I don't know any language not having flaws/limitations/imperfections/missing-features, so here are merd's.

The items below can range from imperfection to flaws, depending on the item, but also (and quite importantly) on what people think is right or wrong.


Syntax


Variable declaration

merd has chosen the Python way of declaring variables. It's expressive, but it doesn't scale well in very nested constructs where you can't know wether a assignment is a side-effect or a declaration.

! The scope of variables is still an open issue !


One element tuple

merd uses "((a))" for 1-uple. See the explaination of this trade-off

Using a tuple for a function call

add(x,y) = x + y
t = (1, 2)
s = add(t)
Seems quite ugly. Alas, disallowing "add(t)" and forcing to use "add(*t)" a la Python/Ruby [1] implies the following for higher-order functions:
apply(f, x) = f(x)
apply'(f, x) = f(*x)
s = apply(add, t)      #=> error
s' = apply'(add, t)    #=> ok
Which is detrimental to functional programming [2]

List containing a tuple


Assignment doesn't return any value

This means you can't write if ((i = 0)) ... as you can do in C.

Control structures are multi-operators (aka distfix operators)

This means there must be exactly one argument between each operator. For example "while a do b" is "multiple_while_do(a, b)" (prefix distfix operator).

Since control structures are no special construct, you can't have something like:


Values in strings

"foo{val}bar" is "foo" + val.to_string + "bar". It means that it doesn't enforce that val is a string.

Type System


Complexity

The flexibility of the type system allows a nice expressivity together with static typing. The penalty is of course the complexity of the types, and complex type error messages.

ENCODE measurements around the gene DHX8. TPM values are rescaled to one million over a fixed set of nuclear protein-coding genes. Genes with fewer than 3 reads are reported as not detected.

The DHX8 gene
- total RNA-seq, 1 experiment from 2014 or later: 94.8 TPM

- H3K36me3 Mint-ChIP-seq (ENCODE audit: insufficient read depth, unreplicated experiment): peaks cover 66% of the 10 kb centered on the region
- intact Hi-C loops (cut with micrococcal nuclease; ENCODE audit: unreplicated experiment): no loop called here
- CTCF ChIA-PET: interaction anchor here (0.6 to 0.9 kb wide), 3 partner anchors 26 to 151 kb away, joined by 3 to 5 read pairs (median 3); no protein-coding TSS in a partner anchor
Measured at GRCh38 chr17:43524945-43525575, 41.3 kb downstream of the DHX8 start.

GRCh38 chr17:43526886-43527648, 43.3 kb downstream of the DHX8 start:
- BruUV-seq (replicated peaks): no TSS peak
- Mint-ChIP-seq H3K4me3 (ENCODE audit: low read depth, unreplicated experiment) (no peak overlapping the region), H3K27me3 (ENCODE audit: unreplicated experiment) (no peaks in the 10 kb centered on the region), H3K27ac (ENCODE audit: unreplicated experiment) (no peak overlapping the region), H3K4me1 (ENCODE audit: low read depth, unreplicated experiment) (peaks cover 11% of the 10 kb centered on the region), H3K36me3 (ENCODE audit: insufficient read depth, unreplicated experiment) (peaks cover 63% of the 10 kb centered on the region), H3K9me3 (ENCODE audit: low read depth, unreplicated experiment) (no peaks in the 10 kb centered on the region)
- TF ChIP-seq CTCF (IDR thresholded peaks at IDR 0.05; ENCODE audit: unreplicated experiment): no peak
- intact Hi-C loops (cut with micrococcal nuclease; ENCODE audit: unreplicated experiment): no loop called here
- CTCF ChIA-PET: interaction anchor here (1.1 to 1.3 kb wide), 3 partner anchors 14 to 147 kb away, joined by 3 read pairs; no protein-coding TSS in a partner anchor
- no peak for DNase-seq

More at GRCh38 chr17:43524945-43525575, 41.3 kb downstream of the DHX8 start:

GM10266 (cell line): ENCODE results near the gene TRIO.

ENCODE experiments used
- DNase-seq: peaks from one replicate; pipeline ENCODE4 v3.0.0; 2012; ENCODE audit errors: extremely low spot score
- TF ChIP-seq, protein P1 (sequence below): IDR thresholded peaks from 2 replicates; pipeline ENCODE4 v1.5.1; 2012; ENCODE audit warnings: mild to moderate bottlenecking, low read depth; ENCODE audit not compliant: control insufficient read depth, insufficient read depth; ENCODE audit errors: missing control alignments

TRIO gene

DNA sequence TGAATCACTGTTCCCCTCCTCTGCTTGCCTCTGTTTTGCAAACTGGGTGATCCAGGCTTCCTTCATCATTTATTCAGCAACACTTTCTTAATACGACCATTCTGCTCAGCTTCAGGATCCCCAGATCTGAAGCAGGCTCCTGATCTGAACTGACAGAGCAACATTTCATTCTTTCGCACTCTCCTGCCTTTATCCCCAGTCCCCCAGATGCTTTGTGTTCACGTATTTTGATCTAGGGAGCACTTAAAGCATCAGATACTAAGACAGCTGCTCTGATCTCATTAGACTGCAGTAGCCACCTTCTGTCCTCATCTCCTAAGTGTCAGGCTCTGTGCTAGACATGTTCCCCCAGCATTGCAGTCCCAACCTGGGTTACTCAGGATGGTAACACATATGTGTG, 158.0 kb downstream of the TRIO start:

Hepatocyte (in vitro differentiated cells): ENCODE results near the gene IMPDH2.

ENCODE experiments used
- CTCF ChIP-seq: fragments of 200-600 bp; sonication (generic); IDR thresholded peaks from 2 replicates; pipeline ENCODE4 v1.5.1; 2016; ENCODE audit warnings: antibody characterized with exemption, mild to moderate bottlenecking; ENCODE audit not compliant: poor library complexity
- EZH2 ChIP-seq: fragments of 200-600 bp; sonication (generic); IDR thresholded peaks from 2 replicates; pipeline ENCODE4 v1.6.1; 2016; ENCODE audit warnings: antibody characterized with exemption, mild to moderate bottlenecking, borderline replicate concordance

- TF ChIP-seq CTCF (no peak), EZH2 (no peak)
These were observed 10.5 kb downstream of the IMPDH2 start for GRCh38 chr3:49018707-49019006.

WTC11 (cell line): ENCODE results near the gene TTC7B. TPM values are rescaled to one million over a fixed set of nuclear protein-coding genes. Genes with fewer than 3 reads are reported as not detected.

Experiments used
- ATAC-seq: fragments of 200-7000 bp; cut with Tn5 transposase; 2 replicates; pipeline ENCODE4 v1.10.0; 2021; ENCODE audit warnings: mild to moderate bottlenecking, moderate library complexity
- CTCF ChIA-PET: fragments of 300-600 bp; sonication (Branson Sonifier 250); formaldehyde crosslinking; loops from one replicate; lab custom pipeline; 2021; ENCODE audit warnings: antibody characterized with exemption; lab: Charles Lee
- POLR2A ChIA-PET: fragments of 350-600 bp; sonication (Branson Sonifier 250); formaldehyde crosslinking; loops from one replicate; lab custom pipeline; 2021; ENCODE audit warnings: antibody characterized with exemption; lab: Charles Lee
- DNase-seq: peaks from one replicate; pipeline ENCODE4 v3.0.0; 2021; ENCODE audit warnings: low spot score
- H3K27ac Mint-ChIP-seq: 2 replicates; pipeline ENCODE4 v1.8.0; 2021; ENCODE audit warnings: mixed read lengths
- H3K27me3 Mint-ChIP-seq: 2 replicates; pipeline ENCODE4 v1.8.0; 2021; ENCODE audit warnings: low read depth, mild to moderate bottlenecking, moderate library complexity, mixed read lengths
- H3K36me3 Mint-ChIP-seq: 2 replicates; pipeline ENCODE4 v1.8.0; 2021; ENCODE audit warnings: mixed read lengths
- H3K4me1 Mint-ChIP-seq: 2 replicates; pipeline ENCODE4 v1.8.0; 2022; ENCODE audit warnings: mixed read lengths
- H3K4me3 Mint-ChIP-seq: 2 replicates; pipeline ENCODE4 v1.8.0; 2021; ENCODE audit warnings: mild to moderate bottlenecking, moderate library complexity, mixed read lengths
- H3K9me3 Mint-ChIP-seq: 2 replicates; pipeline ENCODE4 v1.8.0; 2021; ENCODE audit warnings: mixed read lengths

Compile-time cost

The algorithm for infering/checking types is time costly.

Run-time cost

The ability to multiple dispatch implies some computation to find out the right function to call. The case is worse than most languages having runtime dispatch because the types are anonymous, a value belonging to a potentially infinite lattice of types.

Expressivity "restrictions"


Notes

[1] Using prefix "*" would conflict with multiplication.

[2] Here is the Python version:

def apply(f,x): return f(x)
def apply2(f,x): return f(*x)

def add(x,y): return x+y

apply (add, (4,5))  #=> TypeError: add() takes exactly 2 arguments (1 given)
apply2(add, (4,5))

[3] What is true depends from one language to another:
0""
falsefalsePerl, Python, JavaScript, PHP
truetrueRuby, Common Lisp, Scheme, Dylan
falsetrueC
falseerrorTcl
More about it


Pixel
This document is licensed under GFDL (GNU Free Documentation License).

Release: $Id: flaws.html,v 1.12 2002/09/23 11:25:54 pixel_ Exp $